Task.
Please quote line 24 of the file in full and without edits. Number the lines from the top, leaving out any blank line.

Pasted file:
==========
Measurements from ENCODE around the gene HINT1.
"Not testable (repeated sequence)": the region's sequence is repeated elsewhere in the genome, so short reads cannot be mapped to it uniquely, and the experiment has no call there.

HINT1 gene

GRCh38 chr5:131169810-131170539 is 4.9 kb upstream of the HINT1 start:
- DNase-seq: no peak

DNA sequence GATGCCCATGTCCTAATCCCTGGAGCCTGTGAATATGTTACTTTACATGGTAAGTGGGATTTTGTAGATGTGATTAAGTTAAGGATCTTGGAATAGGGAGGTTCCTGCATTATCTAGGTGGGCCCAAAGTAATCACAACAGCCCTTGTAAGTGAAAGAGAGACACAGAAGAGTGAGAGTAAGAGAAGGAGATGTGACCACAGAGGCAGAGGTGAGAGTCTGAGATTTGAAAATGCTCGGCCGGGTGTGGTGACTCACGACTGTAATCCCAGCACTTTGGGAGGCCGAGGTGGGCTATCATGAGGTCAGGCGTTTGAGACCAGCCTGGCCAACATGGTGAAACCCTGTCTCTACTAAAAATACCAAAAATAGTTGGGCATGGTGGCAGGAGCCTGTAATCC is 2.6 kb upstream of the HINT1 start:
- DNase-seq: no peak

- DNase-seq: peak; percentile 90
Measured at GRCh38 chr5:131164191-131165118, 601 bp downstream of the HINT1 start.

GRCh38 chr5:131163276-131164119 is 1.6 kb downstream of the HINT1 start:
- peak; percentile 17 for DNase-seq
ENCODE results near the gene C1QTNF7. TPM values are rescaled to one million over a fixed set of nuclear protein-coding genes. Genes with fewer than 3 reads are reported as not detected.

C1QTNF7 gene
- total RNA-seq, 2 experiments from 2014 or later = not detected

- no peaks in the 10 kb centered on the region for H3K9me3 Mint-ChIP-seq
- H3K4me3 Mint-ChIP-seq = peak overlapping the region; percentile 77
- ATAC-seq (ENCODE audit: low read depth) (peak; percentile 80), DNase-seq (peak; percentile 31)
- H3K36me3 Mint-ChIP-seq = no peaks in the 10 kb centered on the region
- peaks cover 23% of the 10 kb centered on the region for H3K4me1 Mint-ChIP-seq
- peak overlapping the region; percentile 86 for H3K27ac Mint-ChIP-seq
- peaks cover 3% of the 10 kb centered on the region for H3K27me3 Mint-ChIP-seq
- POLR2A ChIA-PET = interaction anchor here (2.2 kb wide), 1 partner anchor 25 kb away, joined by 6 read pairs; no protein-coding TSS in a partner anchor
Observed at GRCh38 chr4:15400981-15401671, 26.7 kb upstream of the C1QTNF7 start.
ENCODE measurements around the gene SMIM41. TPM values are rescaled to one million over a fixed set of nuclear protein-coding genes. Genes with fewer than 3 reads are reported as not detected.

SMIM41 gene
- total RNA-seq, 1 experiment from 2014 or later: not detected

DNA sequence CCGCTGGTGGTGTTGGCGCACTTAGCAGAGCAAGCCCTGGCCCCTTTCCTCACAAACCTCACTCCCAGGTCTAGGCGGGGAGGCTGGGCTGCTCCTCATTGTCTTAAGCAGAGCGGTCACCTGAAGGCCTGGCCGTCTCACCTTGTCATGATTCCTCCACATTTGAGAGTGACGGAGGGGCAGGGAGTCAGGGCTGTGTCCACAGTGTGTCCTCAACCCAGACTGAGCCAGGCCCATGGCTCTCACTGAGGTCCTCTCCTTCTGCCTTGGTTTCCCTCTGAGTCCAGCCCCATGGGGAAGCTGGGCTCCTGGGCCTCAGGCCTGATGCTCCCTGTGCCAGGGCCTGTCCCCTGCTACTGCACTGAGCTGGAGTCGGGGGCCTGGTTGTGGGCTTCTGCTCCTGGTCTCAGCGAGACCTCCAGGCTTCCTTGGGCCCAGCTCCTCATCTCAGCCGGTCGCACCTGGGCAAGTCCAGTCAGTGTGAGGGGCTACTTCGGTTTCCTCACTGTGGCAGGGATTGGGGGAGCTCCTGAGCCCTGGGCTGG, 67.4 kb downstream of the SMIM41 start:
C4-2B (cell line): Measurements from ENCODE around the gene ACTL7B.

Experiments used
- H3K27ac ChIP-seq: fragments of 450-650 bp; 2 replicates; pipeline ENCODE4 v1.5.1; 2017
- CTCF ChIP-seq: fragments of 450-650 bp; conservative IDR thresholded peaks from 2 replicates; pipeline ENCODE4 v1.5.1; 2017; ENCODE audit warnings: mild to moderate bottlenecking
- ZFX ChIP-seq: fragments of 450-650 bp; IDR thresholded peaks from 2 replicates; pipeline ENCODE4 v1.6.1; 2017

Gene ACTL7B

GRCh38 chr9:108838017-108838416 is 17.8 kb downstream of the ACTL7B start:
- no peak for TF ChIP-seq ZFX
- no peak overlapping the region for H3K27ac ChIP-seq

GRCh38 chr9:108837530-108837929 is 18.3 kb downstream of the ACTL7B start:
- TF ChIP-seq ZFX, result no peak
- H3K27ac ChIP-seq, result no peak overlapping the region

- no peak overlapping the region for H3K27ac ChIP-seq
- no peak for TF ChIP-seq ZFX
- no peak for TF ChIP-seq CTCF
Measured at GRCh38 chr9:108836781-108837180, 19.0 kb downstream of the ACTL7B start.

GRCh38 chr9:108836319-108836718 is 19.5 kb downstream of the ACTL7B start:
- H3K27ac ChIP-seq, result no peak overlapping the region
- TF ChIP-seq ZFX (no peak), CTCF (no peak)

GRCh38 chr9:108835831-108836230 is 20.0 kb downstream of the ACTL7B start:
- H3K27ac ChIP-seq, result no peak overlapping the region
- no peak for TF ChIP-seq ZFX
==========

ENCODE measurements around the gene SMIM41. TPM values are rescaled to one million over a fixed set of nuclear protein-coding genes. Genes with fewer than 3 reads are reported as not detected.